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As with most reasonable sized organizations, the current organization has an operational team and a project team which drive varying degree of initiatives.

Unlike any other organization i have worked for, there is very little understanding of the deliverables each team is responsible for which has a bearing on the next initiative. For example there is a constant battle between the teams regarding ownership of documentation. When a project is initiated, there is very little by the way of understanding the current state. The project is told to bring all documentation concerning the said initiative up to scratch. This happens seldom since the project team does not see it as its responsibility to update operational documentation which should provide sufficient information about the current state.

I sit between these teams and am attempting to bridge the gap however am unsure how best to do so since there is much in the way of historical contention. Being the new kid on the block, i would like to bridge this gap. Attempting for the teams to share a common goal hasn't succeeded nor being open about specific issues and concerns. This often leads to finger pointing further deepening the already sour relationships.

Is there a specific methodology i can adopt and adapt as i imagine the situation being a common theme in a number of organizations around the globe?

EDIT

To help answer the question raised by Tobias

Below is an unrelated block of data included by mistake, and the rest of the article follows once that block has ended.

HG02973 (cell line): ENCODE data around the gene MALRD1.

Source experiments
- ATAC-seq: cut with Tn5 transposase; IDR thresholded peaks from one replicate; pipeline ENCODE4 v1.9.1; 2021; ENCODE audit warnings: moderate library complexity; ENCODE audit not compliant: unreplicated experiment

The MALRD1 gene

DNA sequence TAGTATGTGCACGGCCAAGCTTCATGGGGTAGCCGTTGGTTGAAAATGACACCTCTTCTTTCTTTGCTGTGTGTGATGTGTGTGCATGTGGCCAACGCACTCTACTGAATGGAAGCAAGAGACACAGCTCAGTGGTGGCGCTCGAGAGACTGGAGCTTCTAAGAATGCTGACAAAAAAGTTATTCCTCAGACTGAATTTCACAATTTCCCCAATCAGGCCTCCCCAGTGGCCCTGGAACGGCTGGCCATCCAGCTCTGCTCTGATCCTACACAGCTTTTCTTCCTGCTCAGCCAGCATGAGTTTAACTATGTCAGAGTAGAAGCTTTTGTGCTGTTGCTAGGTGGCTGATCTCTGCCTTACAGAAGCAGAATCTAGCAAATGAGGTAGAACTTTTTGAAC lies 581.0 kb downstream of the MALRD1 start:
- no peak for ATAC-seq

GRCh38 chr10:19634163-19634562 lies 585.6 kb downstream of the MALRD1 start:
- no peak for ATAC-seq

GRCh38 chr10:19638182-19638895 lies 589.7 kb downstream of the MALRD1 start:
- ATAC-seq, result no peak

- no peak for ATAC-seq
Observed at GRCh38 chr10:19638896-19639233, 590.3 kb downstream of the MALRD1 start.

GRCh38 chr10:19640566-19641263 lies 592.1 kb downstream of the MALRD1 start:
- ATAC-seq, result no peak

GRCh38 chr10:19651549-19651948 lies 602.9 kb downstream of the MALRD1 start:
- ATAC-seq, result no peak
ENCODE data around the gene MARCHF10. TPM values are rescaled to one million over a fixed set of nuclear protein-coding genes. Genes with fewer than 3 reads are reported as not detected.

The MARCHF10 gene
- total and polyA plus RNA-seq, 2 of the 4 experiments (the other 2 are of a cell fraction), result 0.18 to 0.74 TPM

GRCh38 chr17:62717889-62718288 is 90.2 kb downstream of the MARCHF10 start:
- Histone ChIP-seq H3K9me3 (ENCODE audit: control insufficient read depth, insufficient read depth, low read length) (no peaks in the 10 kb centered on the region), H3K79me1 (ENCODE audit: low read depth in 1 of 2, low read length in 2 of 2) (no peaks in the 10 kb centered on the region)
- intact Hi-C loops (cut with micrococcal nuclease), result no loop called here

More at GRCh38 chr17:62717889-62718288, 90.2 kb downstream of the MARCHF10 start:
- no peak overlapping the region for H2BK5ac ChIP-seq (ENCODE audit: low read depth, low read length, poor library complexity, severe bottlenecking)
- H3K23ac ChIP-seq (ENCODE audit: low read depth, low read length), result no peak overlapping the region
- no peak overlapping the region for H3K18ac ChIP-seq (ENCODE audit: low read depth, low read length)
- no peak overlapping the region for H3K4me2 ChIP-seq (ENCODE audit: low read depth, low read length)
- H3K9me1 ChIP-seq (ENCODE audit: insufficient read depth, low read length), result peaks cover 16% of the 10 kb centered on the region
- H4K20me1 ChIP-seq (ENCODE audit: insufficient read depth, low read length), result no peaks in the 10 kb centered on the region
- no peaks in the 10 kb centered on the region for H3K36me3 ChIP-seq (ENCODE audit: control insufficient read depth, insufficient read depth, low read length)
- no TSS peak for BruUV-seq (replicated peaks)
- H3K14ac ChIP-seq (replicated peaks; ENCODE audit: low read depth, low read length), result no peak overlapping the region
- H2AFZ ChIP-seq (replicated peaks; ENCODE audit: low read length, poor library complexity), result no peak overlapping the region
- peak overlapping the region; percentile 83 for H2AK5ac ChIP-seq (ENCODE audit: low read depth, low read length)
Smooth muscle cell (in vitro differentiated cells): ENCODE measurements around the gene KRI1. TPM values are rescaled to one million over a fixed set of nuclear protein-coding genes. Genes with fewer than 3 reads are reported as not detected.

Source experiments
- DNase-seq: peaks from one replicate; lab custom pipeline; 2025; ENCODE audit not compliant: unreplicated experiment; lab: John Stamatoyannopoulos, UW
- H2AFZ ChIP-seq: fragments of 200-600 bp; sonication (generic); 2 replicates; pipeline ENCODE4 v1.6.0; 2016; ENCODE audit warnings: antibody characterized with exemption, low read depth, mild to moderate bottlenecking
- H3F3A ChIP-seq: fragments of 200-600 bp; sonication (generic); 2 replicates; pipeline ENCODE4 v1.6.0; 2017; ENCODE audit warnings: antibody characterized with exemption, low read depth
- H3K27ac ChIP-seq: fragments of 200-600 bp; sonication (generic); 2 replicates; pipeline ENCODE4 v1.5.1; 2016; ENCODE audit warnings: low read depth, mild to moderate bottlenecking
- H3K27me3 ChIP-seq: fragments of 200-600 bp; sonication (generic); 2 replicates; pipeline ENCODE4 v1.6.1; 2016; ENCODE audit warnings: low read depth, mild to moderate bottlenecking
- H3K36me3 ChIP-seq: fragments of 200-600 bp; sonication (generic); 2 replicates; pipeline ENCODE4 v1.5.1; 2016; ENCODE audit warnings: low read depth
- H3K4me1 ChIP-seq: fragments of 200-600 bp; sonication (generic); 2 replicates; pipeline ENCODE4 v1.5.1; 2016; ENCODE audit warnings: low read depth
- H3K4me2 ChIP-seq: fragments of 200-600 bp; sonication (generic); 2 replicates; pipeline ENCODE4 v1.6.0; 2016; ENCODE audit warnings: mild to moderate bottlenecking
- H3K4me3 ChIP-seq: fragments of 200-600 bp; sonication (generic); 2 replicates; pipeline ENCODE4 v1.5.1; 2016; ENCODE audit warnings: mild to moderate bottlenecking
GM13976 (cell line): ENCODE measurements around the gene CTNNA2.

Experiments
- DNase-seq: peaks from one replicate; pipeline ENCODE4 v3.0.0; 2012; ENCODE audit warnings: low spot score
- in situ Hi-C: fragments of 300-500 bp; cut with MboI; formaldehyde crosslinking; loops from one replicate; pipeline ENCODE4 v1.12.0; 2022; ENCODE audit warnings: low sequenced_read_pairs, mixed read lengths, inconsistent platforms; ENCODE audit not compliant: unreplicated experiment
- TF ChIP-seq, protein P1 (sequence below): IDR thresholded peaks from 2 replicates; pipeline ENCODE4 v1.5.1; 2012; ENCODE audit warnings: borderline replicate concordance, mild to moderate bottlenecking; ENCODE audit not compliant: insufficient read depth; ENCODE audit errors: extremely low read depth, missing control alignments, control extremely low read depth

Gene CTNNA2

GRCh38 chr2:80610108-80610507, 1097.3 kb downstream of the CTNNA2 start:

Role: The role i play is that of an Enterprise Architect. The key challenge i have is that there is no consistency in standards, information and knowledge is tacit and people are unwilling to share information.

The teams include project managers, business analysts, server & administration, networks & help desk. All other roles are supported by vendors.

  • Could you provide a few more details: What's your role, e.g. developer, PM? What kind of teams do exist? What is the job of the teams - development of different functions, development & QA? – Tob May 8 '15 at 19:17
  • @Tobias - I have updated my question with answers to your questions. – Motivated May 8 '15 at 19:42
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First of all, notice that your company is (probable) successful, otherwise you wouldn't have chosen it for your new job. I'm not saying that everything is perfect but be careful being the new one telling the old ones how to do the job. My first point is:

Raise open questions. How are you doing...? What is the motivation behind...?

Maybe there is a bigger picture that causes the problems you figured out but brings a much bigger benefit somewhere else.